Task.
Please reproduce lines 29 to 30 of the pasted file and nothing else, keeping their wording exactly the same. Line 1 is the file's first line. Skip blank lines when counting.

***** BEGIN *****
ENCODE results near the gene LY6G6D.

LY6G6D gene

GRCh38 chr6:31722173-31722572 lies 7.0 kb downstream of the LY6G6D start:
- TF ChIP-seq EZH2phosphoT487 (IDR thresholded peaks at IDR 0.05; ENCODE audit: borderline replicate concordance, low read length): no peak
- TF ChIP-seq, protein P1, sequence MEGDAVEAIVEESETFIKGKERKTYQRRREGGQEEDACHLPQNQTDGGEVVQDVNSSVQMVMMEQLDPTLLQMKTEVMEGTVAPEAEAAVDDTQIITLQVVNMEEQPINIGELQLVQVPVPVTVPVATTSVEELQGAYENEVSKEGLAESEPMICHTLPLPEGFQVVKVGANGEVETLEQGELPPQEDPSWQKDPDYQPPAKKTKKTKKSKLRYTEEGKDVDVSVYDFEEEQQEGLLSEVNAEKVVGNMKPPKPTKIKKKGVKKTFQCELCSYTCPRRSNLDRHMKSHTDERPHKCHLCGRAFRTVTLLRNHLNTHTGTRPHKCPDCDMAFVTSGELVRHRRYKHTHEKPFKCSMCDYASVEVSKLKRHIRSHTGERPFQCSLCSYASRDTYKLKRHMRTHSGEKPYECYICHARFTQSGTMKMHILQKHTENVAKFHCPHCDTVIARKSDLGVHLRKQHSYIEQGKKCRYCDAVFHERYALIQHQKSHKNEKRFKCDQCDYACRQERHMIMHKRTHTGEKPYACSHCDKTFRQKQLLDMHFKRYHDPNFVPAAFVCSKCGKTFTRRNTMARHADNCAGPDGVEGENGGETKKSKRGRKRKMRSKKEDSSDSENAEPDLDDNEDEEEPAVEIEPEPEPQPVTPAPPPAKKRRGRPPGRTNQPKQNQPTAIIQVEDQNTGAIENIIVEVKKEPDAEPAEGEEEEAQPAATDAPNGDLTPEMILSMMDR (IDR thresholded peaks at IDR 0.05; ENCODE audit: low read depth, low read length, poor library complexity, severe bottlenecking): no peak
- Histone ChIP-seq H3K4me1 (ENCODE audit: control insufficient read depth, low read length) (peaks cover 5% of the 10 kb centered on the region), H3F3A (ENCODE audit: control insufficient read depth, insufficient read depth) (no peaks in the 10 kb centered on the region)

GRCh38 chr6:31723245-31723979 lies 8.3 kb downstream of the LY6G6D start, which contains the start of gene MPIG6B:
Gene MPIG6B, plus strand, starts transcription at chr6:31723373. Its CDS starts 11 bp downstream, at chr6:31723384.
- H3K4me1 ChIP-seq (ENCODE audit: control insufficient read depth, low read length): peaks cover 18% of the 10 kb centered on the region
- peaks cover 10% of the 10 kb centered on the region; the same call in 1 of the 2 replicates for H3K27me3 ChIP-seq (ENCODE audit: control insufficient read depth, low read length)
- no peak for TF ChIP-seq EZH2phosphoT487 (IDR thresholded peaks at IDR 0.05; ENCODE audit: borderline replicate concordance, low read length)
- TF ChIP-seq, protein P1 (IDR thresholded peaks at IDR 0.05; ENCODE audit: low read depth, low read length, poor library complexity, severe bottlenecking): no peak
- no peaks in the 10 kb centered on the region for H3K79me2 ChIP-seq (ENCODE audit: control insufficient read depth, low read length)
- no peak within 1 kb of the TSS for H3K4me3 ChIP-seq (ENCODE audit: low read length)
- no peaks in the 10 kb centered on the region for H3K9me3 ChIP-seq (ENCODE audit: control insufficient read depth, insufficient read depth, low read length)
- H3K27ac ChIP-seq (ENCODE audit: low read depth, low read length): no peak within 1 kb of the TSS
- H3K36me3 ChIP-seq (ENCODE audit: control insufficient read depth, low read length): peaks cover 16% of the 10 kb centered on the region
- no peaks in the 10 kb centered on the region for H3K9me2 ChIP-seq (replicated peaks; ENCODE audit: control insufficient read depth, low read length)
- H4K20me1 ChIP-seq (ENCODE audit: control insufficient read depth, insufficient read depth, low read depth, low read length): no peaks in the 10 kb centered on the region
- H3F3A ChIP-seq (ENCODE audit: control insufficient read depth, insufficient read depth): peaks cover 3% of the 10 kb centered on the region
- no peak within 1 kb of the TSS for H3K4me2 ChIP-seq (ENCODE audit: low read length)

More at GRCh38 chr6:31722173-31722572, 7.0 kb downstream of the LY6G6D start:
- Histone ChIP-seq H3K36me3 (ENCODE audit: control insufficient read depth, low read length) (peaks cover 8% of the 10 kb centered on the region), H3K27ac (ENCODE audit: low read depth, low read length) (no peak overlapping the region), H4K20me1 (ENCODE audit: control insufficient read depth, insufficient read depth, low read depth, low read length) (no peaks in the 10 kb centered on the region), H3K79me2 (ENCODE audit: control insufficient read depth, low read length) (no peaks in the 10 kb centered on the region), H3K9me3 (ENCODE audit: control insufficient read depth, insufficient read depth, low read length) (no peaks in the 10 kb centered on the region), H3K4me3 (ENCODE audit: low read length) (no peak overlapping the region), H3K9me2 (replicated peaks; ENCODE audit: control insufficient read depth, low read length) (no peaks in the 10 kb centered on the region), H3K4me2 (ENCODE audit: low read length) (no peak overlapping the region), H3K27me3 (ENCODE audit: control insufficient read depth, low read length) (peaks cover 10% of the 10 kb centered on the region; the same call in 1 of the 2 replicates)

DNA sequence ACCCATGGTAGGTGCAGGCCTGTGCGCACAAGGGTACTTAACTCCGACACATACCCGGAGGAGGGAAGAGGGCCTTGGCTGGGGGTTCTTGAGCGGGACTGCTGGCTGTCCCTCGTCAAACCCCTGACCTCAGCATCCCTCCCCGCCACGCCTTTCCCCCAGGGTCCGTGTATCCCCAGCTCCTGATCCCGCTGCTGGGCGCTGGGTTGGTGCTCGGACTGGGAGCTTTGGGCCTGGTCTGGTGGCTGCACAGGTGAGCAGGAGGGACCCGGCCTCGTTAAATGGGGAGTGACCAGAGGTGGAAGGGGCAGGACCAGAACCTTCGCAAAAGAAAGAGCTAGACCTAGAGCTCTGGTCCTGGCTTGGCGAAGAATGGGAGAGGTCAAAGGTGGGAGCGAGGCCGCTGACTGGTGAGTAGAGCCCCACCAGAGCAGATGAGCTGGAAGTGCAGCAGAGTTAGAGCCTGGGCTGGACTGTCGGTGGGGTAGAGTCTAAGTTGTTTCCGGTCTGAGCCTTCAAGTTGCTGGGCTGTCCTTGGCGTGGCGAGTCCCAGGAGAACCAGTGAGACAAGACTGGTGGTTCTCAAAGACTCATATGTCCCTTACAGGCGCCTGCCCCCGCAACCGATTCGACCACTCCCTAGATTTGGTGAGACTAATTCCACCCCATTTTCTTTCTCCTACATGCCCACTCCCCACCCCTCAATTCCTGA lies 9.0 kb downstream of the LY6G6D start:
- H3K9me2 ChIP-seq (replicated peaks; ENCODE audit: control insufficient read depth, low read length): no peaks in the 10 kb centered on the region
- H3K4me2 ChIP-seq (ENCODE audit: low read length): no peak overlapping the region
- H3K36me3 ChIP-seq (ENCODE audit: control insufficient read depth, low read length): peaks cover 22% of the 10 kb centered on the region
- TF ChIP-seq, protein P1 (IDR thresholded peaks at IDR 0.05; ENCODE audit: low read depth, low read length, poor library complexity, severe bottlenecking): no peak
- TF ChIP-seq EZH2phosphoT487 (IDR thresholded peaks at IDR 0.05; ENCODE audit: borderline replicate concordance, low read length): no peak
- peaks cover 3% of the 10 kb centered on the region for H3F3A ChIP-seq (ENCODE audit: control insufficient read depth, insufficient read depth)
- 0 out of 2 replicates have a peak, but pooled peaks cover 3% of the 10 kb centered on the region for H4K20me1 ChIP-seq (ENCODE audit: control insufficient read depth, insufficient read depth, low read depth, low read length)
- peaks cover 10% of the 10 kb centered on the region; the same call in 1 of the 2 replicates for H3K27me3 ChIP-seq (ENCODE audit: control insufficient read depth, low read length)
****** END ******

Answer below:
- TF ChIP-seq EZH2phosphoT487 (IDR thresholded peaks at IDR 0.05; ENCODE audit: borderline replicate concordance, low read length): no peak
- peaks cover 3% of the 10 kb centered on the region for H3F3A ChIP-seq (ENCODE audit: control insufficient read depth, insufficient read depth)